Kin recognition, or the ability to recognize one's genetic relations, is universal throughout the animal kingdom, from amebas to humans. This trait benefits the organism by helping to insure the survival of a specific gene group, and it is also an important factor in mate choice. Indeed, kin recognition is one of the fastest growing and most exciting areas of behavior. The study of kin recognition requires a multidisciplinary approach, and Dr. Hepper has brought together leading researchers from zoology, biology, psychology, and sociology to create a thought-provoking and critical analysis of our current knowledge of the phenomenon, with particular emphasis on the underlying processes involved and their significance for the evolution of social behavior. Together they attempt to answer the questions of how individuals recognize other individuals as kin, nonkin, or different classes of kin and why they respond differently to kin and nonkin.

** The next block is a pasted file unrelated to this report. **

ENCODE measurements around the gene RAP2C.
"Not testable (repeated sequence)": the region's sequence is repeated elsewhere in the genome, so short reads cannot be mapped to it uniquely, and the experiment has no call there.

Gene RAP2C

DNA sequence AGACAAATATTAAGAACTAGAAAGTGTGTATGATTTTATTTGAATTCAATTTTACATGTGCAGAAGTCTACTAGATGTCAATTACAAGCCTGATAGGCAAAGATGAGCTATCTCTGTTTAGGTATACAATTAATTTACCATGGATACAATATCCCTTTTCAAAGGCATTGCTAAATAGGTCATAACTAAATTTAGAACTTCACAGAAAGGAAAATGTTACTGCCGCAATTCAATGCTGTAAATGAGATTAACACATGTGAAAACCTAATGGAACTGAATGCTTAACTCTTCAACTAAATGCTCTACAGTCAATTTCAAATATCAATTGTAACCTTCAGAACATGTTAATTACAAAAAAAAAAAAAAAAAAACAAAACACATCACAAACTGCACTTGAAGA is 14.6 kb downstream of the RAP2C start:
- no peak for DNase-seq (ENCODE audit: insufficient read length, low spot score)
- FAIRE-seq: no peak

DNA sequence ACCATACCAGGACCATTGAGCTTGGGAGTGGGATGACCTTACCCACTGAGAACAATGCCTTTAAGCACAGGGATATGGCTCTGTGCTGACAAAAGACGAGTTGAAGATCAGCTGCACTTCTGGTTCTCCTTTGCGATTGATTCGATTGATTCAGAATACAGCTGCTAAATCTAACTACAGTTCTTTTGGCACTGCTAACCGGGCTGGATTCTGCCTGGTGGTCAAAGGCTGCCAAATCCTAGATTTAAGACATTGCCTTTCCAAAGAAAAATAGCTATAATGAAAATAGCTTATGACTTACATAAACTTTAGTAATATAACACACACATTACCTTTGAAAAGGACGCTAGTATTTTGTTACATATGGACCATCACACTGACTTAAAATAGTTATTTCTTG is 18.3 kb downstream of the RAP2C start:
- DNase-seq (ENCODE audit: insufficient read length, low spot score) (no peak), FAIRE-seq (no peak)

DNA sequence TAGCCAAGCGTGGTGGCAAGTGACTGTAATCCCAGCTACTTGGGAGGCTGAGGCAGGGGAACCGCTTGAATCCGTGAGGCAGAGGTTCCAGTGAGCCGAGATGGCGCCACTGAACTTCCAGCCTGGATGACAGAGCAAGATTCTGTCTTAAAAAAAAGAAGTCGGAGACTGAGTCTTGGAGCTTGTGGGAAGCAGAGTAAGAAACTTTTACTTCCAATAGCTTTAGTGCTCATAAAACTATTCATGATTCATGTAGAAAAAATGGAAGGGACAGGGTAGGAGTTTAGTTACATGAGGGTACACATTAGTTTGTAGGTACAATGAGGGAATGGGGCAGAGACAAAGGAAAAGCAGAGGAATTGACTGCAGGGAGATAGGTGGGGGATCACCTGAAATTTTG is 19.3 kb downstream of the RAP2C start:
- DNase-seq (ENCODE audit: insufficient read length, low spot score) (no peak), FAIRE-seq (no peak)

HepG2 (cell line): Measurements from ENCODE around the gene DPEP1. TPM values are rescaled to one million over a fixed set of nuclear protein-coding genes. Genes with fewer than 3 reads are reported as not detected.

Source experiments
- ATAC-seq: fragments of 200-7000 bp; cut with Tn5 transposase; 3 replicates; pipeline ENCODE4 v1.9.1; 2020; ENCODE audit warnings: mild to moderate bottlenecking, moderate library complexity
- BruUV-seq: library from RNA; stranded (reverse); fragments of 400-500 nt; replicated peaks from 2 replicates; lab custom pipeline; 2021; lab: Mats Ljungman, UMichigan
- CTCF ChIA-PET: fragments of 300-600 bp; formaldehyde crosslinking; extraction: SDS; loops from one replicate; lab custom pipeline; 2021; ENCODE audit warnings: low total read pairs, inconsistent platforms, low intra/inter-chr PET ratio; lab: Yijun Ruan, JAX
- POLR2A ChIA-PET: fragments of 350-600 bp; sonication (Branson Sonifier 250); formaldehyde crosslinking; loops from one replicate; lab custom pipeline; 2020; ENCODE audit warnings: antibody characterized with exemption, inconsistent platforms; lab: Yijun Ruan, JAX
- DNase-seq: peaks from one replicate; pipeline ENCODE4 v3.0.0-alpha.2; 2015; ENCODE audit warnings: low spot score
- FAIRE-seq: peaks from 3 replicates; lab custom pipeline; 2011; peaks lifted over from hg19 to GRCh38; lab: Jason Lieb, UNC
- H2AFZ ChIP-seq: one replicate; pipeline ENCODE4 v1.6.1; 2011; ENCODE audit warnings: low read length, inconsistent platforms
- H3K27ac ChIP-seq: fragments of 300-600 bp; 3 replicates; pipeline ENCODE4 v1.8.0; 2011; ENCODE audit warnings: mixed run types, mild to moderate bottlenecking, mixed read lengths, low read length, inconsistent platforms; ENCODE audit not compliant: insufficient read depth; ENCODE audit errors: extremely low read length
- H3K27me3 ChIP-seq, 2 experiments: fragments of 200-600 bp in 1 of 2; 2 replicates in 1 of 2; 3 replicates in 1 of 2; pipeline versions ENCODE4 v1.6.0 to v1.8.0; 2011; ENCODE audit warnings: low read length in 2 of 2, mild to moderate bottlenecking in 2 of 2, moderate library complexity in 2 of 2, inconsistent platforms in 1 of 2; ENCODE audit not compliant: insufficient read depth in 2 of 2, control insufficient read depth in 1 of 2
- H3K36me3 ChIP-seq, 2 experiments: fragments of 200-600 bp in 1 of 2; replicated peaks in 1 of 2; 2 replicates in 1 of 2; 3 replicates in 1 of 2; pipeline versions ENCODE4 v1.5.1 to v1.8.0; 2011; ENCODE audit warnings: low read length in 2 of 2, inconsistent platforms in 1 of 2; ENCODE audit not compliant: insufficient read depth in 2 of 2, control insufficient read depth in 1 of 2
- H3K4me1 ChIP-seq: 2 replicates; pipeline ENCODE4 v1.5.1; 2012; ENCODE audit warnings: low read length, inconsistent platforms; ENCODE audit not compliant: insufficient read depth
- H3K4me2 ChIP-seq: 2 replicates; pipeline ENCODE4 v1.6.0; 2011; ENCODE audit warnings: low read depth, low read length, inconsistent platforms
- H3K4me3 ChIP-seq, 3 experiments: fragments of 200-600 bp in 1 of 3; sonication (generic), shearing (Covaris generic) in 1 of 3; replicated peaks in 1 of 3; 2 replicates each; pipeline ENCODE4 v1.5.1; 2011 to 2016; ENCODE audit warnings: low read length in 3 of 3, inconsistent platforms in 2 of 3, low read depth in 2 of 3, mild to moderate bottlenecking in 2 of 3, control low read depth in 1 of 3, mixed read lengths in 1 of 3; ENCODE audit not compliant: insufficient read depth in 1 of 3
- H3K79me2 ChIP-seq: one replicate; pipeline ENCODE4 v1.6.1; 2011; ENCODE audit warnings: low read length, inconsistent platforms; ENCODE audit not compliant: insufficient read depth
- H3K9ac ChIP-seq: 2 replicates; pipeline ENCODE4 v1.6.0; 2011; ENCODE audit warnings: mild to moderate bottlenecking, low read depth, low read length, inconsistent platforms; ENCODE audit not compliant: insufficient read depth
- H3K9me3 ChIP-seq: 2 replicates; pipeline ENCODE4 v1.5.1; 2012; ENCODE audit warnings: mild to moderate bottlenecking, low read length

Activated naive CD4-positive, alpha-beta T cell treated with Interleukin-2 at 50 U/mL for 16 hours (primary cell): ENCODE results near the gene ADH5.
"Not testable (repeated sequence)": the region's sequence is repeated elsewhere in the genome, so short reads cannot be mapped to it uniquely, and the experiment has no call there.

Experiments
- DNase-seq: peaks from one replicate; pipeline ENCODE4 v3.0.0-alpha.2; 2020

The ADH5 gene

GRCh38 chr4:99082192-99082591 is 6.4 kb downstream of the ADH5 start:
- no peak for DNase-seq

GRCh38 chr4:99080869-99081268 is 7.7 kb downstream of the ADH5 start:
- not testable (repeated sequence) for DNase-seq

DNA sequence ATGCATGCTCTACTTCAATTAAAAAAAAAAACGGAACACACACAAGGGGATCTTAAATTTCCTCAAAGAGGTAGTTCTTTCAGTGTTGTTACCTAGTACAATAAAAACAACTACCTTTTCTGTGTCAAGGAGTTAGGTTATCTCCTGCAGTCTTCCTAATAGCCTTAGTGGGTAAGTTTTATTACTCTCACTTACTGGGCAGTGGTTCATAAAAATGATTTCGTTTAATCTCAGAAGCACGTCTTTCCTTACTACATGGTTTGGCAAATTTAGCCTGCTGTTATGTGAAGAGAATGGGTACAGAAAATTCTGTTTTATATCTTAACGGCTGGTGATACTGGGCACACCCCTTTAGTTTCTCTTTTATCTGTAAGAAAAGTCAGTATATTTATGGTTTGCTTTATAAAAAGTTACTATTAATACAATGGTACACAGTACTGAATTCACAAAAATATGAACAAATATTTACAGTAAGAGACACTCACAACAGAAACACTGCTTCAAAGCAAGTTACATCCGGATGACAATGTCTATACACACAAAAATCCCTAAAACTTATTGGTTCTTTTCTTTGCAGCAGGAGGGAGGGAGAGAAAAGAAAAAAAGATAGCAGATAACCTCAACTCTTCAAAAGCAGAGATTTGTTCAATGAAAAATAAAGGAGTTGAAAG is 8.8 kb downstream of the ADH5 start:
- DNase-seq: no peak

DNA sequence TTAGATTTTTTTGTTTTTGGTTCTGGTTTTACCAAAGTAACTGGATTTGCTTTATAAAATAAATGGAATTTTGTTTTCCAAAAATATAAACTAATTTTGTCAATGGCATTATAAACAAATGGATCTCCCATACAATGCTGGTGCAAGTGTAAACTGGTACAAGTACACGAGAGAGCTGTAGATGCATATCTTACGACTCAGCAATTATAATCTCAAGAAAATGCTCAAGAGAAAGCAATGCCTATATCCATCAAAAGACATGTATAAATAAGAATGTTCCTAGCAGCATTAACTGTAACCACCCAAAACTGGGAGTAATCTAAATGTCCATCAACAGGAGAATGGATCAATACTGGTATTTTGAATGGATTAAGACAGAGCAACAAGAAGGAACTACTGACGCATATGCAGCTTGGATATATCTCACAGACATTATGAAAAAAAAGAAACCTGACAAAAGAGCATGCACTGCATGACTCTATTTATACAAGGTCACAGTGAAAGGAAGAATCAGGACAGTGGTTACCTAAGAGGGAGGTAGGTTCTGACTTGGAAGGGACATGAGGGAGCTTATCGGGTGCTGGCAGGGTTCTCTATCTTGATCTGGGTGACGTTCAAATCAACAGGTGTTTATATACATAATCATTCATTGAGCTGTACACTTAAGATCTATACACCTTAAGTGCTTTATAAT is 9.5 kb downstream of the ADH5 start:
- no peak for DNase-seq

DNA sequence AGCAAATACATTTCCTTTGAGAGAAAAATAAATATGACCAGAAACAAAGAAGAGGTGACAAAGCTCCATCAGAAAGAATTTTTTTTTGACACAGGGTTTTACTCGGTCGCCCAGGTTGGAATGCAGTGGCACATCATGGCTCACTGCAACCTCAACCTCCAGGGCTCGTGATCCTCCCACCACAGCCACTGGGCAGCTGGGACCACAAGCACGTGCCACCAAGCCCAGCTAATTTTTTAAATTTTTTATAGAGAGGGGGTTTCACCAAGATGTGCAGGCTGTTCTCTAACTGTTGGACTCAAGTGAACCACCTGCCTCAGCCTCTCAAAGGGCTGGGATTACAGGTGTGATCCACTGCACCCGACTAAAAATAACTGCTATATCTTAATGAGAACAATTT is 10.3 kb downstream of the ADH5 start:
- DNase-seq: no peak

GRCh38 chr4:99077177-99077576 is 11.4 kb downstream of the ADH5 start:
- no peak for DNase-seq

No references available.